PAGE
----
LASIK surgery is a laser eye procedure that alters the shape of the cornea to correct refractive errors. It involves creating a thin flap in the cornea using a femtosecond laser, to expose the underlying corneal tissue. Then, an excimer laser precisely reshapes the cornea and thus corrects the refractive error. On the other hand, ICL surgery involves implanting a small, foldable artificial lens, called an implantable collamer lens, behind the iris. The ICL is made of a biocompatible material that does not interact with the eye’s natural tissues and can thus indefinitely remain within the eye.

    LASIK is suitable for individuals with mild to moderate refractive errors and healthy corneas. It has a fast recovery, typically within a few days, and involves minimal discomfort during and after the procedure. However, the procedure can be associated with some risks, such as flap-related complications, dry eyes, halos, and glare (particularly at night).

    Individuals who may have been ineligible for LASIK surgery such as those with high refractive errors or thin corneas can be suitable candidates for ICL surgery. Unlike LASIK surgery, ICL surgery has the added benefit of being a reversible procedure where the implanted collamer lens can be removed if necessary. Since ICL surgery does not involve the creation of a corneal flap, patients experience a quicker recovery than LASIK surgery and no risk of flap-related complications. Moreover, the risk of dry eyes is also considerably reduced during ICL surgery.

    Risks And Complications Of ICL Surgery

    While ICL surgery is a safe and effective procedure, it can be associated with some risks. Here is an overview of some of the potential risks and complications of ICL surgery:

    1. Infection: Infection is always a risk with any surgical procedure, and ICL surgery is no exception. Symptoms of an eye infection after ICL surgery include redness, pain, discharge, and vision changes. If you experience any of these symptoms, it is important to see your surgeon immediately.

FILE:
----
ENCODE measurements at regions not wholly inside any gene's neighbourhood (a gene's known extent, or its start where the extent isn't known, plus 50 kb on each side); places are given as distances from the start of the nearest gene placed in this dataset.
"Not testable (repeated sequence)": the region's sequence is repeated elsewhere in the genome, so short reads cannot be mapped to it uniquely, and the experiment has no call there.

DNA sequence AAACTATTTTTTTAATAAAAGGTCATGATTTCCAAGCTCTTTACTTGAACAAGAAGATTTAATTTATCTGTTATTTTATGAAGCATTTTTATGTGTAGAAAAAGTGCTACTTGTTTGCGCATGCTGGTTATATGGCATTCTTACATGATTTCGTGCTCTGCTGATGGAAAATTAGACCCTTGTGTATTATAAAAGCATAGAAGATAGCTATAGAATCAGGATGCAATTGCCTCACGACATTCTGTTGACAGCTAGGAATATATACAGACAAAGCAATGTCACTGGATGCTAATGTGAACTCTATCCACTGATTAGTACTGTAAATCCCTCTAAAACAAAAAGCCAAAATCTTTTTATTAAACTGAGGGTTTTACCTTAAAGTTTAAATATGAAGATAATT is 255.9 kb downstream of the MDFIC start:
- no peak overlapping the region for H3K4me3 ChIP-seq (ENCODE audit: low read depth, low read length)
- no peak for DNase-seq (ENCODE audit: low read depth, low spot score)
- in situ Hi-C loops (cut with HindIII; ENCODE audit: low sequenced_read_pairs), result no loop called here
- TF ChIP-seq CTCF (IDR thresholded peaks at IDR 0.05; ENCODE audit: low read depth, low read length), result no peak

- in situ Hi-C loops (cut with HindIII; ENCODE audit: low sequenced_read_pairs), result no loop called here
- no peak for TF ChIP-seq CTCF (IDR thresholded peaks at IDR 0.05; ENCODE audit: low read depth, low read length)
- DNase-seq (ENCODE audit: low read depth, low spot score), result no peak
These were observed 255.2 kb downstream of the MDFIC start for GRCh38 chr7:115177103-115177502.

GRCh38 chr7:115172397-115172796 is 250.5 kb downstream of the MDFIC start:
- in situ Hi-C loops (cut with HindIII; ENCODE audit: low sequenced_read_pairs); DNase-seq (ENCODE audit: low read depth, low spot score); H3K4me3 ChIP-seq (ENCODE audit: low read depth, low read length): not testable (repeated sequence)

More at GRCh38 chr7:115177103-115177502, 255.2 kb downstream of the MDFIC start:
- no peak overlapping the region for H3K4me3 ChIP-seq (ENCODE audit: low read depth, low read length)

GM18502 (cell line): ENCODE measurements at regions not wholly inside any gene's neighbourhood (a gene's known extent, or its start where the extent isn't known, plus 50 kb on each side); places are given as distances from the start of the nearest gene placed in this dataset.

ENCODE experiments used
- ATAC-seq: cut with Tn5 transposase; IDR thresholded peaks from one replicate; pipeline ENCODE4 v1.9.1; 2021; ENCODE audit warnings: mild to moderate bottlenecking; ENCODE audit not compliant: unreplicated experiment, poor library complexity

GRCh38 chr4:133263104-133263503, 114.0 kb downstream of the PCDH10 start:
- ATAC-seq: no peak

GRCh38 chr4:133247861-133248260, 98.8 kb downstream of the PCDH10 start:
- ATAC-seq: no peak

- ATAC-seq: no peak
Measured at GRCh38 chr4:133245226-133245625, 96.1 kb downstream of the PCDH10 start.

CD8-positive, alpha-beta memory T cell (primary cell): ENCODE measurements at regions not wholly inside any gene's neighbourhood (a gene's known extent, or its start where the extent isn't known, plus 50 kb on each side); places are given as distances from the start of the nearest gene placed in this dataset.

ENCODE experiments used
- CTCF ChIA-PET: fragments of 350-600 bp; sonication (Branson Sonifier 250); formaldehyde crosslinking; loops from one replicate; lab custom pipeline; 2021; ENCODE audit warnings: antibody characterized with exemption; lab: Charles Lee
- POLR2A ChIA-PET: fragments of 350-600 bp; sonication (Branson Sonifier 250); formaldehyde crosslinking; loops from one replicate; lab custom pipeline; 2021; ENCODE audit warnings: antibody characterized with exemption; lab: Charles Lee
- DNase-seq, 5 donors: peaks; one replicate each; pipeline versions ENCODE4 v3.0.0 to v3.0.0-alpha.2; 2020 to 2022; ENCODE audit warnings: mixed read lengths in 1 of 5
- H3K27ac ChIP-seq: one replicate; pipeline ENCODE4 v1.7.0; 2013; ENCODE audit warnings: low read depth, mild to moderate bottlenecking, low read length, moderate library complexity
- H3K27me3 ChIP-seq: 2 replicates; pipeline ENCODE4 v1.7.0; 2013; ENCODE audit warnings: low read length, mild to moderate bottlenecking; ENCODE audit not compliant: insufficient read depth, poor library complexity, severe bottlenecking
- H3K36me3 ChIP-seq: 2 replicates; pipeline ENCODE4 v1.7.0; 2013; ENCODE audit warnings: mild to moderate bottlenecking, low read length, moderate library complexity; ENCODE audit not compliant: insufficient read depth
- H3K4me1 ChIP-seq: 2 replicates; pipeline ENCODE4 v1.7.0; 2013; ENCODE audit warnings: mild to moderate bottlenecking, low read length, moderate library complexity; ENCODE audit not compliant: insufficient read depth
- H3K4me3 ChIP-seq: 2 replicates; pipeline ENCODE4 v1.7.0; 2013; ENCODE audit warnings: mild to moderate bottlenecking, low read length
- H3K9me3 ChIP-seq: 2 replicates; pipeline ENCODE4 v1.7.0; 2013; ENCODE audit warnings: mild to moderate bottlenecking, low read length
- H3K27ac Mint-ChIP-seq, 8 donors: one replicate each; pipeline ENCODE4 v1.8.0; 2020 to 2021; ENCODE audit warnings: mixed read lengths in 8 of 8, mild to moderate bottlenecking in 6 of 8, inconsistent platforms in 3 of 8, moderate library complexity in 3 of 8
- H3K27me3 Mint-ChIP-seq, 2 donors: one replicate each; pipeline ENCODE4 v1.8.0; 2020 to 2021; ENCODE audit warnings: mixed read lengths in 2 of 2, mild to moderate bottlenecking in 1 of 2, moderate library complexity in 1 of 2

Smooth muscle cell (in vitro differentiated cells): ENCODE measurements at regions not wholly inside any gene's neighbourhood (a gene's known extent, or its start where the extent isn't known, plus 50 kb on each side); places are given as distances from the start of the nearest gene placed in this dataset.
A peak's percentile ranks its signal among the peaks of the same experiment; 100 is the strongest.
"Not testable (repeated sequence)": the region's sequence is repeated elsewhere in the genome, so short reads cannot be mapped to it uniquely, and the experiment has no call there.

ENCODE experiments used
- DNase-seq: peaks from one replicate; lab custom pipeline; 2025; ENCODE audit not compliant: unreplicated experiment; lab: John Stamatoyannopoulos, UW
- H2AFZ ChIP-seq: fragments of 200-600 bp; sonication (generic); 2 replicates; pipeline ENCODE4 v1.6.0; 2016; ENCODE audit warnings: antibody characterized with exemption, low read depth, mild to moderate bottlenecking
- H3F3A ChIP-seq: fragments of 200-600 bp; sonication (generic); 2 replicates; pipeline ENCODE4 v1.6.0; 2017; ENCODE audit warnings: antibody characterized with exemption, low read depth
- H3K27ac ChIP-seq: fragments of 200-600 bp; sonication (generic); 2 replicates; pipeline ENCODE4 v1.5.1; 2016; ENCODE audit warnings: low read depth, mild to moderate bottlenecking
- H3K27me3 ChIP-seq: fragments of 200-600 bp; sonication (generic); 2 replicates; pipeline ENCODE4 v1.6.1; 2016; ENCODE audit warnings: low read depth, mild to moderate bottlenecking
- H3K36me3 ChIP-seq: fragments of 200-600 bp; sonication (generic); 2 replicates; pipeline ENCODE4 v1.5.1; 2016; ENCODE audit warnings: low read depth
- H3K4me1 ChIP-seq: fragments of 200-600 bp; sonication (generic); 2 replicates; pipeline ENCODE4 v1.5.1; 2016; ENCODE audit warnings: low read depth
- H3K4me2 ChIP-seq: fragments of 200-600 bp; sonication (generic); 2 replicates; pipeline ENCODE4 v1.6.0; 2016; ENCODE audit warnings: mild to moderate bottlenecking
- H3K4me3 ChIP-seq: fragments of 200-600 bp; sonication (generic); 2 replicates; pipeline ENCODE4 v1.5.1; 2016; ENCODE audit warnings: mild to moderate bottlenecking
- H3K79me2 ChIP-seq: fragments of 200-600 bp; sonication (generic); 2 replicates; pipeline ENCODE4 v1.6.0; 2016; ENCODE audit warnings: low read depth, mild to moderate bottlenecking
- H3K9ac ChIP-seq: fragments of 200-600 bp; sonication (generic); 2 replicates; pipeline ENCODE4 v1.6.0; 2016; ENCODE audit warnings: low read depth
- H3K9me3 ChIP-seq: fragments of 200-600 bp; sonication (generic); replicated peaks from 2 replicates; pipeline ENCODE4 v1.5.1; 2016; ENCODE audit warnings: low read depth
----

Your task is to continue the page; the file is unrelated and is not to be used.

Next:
2. Inflammation: Inflammation is another common side effect of ICL surgery. Symptoms of inflammation include redness, pain, and light sensitivity. Inflammation typically goes away on its own within a few weeks, but your eye specialist may prescribe eye drops to help reduce inflammation.
    3. Lens Dislocation: In rare cases, the implanted collamer lens can become dislocated, and move out of place. This can cause vision changes, pain, and other complications. If the ICL dislocates, it will need to be repositioned or replaced.
    4. Double vision: This can occur if the implanted lens is of an incorrect size.
    5. Cloudy cornea: Eye surgery can reduce endothelial cells in the cornea. If the cells decrease in number at a fast rate, this may lead to a cloudy cornea and vision loss.

    ICL surgery may include other rare complications such as:

    1. Glaucoma: An implantable collamer lens that is of an incorrect size or improperly positioned within the eye can lead to increased intraocular pressure. This can lead to the formation of glaucoma.
    2. Cataracts: ICL surgery can reduce the circulation of fluid in the eyes which can increase the risk of cataracts. Additionally, if the wrong size of ICL is implanted into the eye or if the ICL causes chronic inflammation, it can further increase the risk of cataract formation.
    3. Retinal detachment: After eye surgery, there is an increased risk of the retina separating from the back of the eye.

    FAQs around ICL Surgery

    Is ICL surgery permanent?

    No, ICL surgery is not a permanent procedure. It is a reversible procedure. Although an implantable collamer lens can remain in the eye indefinitely, it can be removed if it becomes damaged or if the patient requires surgery (eg: cataract surgery) that would necessitate its removal.

    Are There Risks of ICL Surgery?

    As with any surgical procedure, there are potential risks associated with ICL surgery. Some of these risks include:

    • Infection
    • Inflammation
    • Lens dislocation
    • Cloudy cornea
    • Glaucoma
    • Cataracts
    • Retinal detachment